On Living: Dancing more, working less and other last thoughts
Church Times Bookshop £11.70
Talking About Dying: Help in facing death and dying
Philip Giddings, Martin Down, Elaine Sugden, Gareth Tuckwell
WRITTEN in a warm and anecdotal style, On Living combines a lightness of touch with some profound pastoral insights. Kerry Egan describes her work as a lay hospice chaplain as being fundamentally like a “storyholder” rather than a storyteller. More often than not, her ministry is to create space where people can examine their lives (having their story “held”) and seek meaning and resolution of issues that may have lain unresolved over a lifetime.
She shares honestly some of her struggles — trying not to flinch from situations of desperate suffering, searching for ways to help release shameful secrets, ministering to men and women with severe dementia. She also threads through the book her own experience of post-partum psychosis, discovering connections between a hard journey of recovery and self-acceptance, and the mental and emotional journeys made by those who are terminally ill.
Instead of preaching God’s love and the hope of eternal life, she emphasises how learning about God can actually happen best through learning about love. She goes on to make the helpful point that the first (and usually last) place where love is learned is in the family, which she describes as the “crucible of love”. That is why the hospice chaplain’s work must involve the family’s ongoing life as well as the experiences of the one who is dying. I found this book to be an inspiring and informative read, ideal material for those embarking on pastoral ministry.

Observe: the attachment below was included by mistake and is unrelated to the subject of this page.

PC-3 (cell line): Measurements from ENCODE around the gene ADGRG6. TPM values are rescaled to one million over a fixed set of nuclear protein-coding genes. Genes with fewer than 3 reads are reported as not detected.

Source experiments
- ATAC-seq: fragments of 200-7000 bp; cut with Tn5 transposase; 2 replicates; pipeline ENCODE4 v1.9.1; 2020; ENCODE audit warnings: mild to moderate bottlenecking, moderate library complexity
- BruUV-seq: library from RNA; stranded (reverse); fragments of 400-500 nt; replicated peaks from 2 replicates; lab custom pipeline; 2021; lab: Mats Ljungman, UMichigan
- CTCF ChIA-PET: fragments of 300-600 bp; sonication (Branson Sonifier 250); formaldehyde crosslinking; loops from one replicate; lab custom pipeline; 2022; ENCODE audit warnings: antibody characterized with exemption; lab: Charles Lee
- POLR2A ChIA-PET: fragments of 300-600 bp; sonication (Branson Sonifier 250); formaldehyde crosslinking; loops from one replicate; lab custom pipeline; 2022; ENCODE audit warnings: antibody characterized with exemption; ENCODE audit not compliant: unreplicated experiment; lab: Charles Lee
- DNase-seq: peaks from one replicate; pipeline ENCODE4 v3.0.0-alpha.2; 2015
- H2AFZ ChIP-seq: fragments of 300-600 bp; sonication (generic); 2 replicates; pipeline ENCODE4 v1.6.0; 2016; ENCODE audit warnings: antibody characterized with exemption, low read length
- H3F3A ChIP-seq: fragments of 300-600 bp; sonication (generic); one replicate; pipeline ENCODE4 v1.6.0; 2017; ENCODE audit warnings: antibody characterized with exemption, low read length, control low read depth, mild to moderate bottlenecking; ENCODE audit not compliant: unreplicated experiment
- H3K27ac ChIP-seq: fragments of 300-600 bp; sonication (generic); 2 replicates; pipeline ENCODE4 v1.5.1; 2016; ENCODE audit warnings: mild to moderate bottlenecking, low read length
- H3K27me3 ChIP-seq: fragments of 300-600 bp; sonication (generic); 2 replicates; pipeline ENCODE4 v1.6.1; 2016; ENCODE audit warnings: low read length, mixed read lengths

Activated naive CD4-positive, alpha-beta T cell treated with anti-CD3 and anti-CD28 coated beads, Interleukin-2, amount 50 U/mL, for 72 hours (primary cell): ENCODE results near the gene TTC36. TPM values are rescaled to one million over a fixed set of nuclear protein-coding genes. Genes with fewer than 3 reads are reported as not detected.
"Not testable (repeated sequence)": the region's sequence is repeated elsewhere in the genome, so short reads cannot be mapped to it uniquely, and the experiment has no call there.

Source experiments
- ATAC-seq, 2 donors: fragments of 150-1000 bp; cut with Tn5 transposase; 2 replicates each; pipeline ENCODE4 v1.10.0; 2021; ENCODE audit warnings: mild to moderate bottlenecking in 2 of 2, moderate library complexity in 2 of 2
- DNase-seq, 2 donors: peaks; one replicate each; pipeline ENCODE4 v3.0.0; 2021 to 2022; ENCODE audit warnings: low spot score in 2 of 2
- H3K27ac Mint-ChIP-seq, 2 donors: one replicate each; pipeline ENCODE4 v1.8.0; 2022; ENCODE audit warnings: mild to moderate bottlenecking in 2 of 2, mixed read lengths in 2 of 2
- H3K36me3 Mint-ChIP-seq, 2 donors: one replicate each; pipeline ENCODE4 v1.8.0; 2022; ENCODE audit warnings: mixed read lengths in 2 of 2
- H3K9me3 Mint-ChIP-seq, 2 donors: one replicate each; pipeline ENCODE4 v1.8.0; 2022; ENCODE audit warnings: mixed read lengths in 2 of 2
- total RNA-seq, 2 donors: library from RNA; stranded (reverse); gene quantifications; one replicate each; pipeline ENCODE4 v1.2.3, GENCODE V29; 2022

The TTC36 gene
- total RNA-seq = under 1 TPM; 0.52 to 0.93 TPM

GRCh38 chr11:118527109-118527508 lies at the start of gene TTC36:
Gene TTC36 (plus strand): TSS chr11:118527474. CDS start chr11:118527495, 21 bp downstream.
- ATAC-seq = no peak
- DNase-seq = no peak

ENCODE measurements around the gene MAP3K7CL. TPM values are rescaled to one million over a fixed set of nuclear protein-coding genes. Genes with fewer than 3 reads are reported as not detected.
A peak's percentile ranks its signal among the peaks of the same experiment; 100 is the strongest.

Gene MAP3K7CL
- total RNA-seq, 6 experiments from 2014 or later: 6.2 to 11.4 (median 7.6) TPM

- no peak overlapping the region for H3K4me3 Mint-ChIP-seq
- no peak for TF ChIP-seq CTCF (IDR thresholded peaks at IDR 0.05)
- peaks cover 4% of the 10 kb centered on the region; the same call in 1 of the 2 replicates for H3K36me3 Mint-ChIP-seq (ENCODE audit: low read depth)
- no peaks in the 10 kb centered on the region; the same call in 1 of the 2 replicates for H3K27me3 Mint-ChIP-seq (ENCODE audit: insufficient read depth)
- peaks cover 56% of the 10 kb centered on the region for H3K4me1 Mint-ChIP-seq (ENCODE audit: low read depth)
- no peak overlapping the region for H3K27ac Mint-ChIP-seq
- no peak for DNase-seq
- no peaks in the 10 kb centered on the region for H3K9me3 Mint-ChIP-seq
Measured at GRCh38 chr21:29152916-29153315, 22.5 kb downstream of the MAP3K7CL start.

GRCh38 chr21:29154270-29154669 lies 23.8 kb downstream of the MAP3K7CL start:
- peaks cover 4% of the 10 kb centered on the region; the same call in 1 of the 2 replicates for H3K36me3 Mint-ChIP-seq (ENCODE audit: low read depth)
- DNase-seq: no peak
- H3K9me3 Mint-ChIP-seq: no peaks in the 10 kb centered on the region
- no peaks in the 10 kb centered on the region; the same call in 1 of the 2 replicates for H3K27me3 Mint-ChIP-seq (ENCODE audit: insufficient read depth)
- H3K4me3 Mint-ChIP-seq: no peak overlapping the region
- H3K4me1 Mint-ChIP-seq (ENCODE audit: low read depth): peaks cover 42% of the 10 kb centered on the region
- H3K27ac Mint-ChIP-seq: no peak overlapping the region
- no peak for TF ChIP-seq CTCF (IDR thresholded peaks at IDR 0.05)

Talking About Dying could have usefully been developed into one of three books: a practical guide for those caring for the terminally ill (with detailed information on the physical aspects of dying); a general reflection on the end of life (similar to Jennifer Worth’s In the Midst of Life); or a handbook for pastoral ministry, with guidelines for offering care in end-of-life situations from stillbirth to suicide.
As it is, though warmly commended by (among others) the Archbishop of Canterbury, the Bishop of Carlisle, and Lord Harries, the book offers a somewhat frustrating taster of a range of perspectives and approaches to pastoral (and practical) end-of-life care.
I should have welcomed more discussion of the part played by the minister — in matters such as the last rites, the planning and leading of funerals (especially for those with no previous church connections), and post-funeral visits. I also felt uneasy at the confident assertion by one contributor that Christians should talk to families and friends about life after death not only to share “the good news of God’s plan and of Jesus’ offer of eternal life” but also “to warn them of the consequences of rejecting this offer”.
The Revd Naomi Starkey is Assistant Curate in the Ministry Area of Bro Enlli on the Llyn Peninsula in north Wales.